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Kerry blasts Iran over imprisonment of American pastor

Pastor Saeed Abedini (Courtesy of ACLJ)

An Iranian-American Christian pastor who was sentenced to eight years in jail in January must immediately be freed, U.S. Secretary of State John Kerry urged Iran on Friday.

Kerry said he was “deeply concerned” about the fate of Saeed Abedini, who has already been held for six months in Iran in the notorious Evin prison.

The top U.S. diplomat said in a statement that he was also “disturbed by reports that Mr Abedini has suffered physical and psychological abuse in prison, and that his condition has become increasingly dire.

“Such mistreatment violates international norms as well as Iran’s own laws,” Kerry added, saying he was troubled by the lack of due process in the trial, and Iran’s refusal to allow Abedini consular access by Swiss authorities.

Abedini, a naturalized U.S. citizen who converted to Christianity, was handed the jail sentence in late January, despite denying “charges of establishing churches to disrupt national security” in Iran and colluding to carry out crimes.

His supporters say he led underground churches in the early 2000s when such activity was largely tolerated during the pro-reform presidency of Mohammad Khatami.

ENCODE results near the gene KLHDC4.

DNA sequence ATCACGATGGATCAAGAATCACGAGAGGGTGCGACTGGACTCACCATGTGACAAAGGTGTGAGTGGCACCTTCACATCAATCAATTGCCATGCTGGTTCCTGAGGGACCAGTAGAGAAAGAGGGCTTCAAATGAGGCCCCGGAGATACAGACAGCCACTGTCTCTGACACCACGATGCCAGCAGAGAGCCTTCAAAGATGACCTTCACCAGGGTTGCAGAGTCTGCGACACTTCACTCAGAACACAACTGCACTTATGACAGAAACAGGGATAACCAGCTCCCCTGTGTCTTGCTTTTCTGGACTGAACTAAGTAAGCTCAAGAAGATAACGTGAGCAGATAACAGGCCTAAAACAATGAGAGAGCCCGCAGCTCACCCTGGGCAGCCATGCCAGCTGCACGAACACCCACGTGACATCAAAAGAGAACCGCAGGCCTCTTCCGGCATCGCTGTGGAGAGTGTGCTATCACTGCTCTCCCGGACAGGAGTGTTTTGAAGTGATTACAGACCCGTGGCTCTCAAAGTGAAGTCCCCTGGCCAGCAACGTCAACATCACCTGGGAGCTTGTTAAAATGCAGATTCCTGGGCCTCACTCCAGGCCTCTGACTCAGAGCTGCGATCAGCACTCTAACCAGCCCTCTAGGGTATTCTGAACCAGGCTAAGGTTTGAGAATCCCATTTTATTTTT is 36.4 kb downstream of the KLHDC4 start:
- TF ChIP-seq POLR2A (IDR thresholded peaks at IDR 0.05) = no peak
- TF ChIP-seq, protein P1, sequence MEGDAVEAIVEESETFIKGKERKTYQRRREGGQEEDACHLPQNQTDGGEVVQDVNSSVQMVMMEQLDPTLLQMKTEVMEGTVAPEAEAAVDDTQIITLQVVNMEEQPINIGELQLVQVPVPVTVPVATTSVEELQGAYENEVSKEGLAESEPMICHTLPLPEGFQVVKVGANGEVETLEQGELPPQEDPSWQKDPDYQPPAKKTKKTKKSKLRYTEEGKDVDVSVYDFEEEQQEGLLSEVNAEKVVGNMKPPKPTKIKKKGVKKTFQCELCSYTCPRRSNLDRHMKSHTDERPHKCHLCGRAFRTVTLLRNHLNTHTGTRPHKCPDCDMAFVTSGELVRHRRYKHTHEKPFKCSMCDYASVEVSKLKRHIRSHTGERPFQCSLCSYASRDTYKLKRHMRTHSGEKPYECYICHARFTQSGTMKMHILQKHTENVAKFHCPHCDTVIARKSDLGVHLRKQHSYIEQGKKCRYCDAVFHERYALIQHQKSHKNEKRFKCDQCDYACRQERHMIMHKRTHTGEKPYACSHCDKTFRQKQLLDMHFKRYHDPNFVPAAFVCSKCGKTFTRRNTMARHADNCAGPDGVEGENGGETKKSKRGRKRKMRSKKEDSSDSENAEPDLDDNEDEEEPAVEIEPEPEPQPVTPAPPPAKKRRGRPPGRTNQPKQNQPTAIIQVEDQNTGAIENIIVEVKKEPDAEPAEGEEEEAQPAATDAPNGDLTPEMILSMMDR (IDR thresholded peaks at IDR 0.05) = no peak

Having resettled in the United States, Abedini was detained on a return trip to Iran in 2009 and was then let go following an agreement not to engage in underground religious activities, according to his family.

“The best outcome for Mr Abedini is that he be immediately released,” Kerry added.

Abedini’s wife Naghmeh this week released a letter she just received from her husband alleging that he has beaten during interrogation, and that he has suffered from “intense pain.”

The United States and Iran broke off diplomatic ties in the late 1970s and Switzerland now handles consular matters for Washington with the Iranian authorities.

In recent years, the U.S. has also called for the release of Iranian Christian cleric Youcef Nadarkhani, who was charged in November 2010 with apostasy and sentenced to death for leaving Islam and converting to Christianity.

In April 2012, controversial U.S. Pastor Terry Jones burnt the Quran and images of Islam’s Prophet Mohammed in protest of Nadarkhani imprisonment.

Rumors circulating that Nadarkhani had been executed were refuted earlier this month by UK-based rights group Christian Solidarity Worldwide.

Pictures had emerged purporting to show a man being hanged were attributed as evidence of the 34-year-old pastor’s death.

“While we are relieved to report that Pastor Nadarkhani is alive, we urge caution in circulating rumors which must be deeply distressing for his family, his congregation and for many around the world who continue to pray for him,” CSW Chief Executive Mervyn Thomas told the Christian Post.
 

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Last Update: Saturday, 23 March 2013 KSA 09:35 - GMT 06:35
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